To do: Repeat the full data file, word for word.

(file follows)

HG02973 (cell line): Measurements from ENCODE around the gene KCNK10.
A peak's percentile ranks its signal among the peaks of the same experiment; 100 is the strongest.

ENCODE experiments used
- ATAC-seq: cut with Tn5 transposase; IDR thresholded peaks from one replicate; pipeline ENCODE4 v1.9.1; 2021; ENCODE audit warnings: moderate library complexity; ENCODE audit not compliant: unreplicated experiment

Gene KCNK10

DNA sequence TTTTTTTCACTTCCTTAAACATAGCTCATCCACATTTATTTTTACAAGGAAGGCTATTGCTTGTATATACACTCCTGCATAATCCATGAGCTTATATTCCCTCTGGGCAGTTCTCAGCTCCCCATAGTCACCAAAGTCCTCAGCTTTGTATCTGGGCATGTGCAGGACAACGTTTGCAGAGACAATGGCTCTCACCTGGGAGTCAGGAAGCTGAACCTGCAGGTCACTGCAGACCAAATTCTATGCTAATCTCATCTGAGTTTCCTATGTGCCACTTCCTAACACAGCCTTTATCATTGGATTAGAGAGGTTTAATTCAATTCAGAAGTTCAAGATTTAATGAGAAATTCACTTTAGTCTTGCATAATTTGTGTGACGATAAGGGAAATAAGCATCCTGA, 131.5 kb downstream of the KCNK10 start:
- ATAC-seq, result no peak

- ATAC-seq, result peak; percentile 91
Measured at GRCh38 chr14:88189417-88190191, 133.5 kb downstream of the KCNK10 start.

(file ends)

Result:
HG02973 (cell line): Measurements from ENCODE around the gene KCNK10.
A peak's percentile ranks its signal among the peaks of the same experiment; 100 is the strongest.

ENCODE experiments used
- ATAC-seq: cut with Tn5 transposase; IDR thresholded peaks from one replicate; pipeline ENCODE4 v1.9.1; 2021; ENCODE audit warnings: moderate library complexity; ENCODE audit not compliant: unreplicated experiment

Gene KCNK10

DNA sequence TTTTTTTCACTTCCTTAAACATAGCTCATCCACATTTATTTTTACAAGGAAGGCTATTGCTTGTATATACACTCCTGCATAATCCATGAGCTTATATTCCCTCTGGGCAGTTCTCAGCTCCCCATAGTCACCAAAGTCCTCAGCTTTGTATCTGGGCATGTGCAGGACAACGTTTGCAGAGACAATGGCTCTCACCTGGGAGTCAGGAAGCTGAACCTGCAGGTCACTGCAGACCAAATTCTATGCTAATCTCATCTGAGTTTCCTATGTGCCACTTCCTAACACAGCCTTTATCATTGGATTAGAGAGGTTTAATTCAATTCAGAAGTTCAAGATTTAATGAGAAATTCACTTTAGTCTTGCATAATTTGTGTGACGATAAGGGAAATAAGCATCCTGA, 131.5 kb downstream of the KCNK10 start:
- ATAC-seq, result no peak

- ATAC-seq, result peak; percentile 91
Measured at GRCh38 chr14:88189417-88190191, 133.5 kb downstream of the KCNK10 start.